not been recruited: (1) adults’ initial literacy skills and test scores
are high on the average for the area (for example, high school level and
above); (2) education and income statistics are high on the average for the
- In any 12-month period, the turnover of families in the program is over
- Families who drop out of the program say they were not aware of
expectations, and the requirement to participate in all program components
- Most English as a Second Language participants have the equivalent of a
high school diploma or higher education levels.
RETENTION OF FAMILIES
Challenge: To keep families participating in the program long enough for
them to achieve significant learning goals, make improvements in parenting
skills, and increase their economic self-sufficiency.
Even Start Note: The Even Start program is designed to facilitate the
development of significant literacy skills in families who are most in need of
literacy services and support. If goals related to literacy improvement are not
part of a family’s overall goals, it will be difficult to retain them in the
program and they may be better served in another type of program. Many Even
Start participants need to remain in the program for one to two years to make
substantial progress. Programs must encourage participating families to attend
regularly and to remain in the program a sufficient time to meet their goals.
[Section 1205(11), ESEA.]
Many of the indicators in other sections also relate to Retention.
- Enrolled families begin participation with a period of preparation.
This is, typically, a one to three month intake program with planned
activities that covers the following: program services, attendance and
continuing eligibility policies, family needs assessment, literacy skills
assessment, and goal setting. Through individual and group discussions,
staff and families identify: positive reasons for participation, barriers to
participation and solutions to barriers, expectations of each other, and
outcomes of participation. Families may observe the program in action to
gain familiarity and lessen any apprehension they may feel. It is essential
that families understand the level of commitment necessary to gain
benefits from the program. Programs may ask parents to sign "commitment
contracts" and to renew those contracts annually. The period of
preparation may also result in a family being referred to more appropriate
programs or services.
- The program has written policies concerning enrollment,
attendance and continuing eligibility that are designed to enhance
participation, and include strategies to deal with family crises and
barriers that affect participation. The program also recognizes that
"enrollment" may be defined differently in other programs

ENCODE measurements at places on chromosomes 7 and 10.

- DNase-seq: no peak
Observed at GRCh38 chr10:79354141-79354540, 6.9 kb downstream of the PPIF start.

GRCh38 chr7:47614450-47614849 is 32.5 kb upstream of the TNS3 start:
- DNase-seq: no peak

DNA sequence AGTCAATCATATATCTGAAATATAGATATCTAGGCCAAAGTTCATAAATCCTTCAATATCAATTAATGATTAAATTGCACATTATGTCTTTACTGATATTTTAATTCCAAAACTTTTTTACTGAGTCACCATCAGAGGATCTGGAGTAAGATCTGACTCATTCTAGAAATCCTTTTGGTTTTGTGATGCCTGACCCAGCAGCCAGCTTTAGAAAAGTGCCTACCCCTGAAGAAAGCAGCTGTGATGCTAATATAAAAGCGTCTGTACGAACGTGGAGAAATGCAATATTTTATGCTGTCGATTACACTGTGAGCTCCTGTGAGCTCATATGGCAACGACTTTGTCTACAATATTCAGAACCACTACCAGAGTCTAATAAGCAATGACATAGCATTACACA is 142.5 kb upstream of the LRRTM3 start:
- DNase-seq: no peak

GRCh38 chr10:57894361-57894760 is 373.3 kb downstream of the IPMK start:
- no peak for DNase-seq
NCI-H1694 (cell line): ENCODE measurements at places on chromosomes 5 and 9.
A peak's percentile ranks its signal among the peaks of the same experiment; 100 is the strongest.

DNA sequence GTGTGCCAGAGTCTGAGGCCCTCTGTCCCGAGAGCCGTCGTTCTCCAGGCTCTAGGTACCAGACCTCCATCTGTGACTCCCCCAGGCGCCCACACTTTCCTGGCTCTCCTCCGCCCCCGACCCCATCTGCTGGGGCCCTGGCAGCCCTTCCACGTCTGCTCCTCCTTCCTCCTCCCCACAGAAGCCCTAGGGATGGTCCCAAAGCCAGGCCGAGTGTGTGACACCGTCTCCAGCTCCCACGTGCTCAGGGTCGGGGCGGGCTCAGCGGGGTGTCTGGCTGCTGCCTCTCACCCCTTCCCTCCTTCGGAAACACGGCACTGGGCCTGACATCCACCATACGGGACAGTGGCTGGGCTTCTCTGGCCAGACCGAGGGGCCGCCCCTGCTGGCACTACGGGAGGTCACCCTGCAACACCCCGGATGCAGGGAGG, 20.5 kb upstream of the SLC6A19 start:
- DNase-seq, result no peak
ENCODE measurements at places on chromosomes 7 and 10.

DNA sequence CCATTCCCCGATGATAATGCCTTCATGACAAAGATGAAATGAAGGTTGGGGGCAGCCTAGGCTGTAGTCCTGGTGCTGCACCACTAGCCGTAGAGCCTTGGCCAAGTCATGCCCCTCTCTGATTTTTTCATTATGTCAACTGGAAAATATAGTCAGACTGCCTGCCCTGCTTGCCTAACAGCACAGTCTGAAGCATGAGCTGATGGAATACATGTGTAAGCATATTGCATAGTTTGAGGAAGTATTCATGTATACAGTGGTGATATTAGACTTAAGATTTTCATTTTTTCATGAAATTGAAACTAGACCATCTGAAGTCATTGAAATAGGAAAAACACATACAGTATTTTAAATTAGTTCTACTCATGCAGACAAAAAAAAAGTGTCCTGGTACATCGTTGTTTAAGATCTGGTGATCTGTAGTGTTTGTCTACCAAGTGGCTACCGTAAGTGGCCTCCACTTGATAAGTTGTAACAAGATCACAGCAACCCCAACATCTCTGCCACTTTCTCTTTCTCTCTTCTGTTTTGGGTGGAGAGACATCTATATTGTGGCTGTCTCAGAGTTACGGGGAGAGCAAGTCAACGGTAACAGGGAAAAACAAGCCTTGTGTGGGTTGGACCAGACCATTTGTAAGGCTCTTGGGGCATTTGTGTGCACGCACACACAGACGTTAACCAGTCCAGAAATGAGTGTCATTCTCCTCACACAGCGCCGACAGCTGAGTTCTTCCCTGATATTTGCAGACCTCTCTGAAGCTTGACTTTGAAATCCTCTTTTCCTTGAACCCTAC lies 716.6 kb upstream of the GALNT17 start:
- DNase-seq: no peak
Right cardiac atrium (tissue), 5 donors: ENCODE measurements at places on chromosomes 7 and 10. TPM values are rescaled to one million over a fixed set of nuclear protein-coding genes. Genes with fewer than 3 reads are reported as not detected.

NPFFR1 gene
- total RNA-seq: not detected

providing collaborating services (for example, Head Start, adult education).
- All families participate in all core components (adult, early
childhood and parenting education, and parent-child interactive literacy
activities) and in home-based literacy instruction. The program directly
addresses problems with participants who are frequently absent and/or
reluctant to participate in certain activities.
- The program has written exit policies that cover a variety of
circumstances, for example: attainment of goals or graduation from the
program, leave of absence (for example, for a family crisis or health
condition), chronic absenteeism, and unacceptable or disruptive personal
- The program provides and families participate in continuous services,
including some instructional services during the summer months, although the
format of services may change (for example, home-based instruction may
increase if center-based services are not operating for a period of time).
- Most families stay in the program long enough to meet significant goals
they have set. Staff work with families to set attainable, meaningful goals
for children and adults. Appropriate benchmarks of goal attainment and
improvement in literacy, parenting and self-sufficiency are
identified. Parents participate in identifying incentives and
recognition for their persistence and goal attainment, and successes are
- The program demonstrates respect for families by building on their
strengths and interests, recognizing family and cultural traditions and
values, and addressing families’ critical needs. Program staff or
adjunct staff reflect the ethnic diversity and language backgrounds
of the participating families.
- Improving the self-esteem of participants is recognized as
essential to motivation and persistence and is supported in the program,
especially through giving parents leadership roles and responsibility for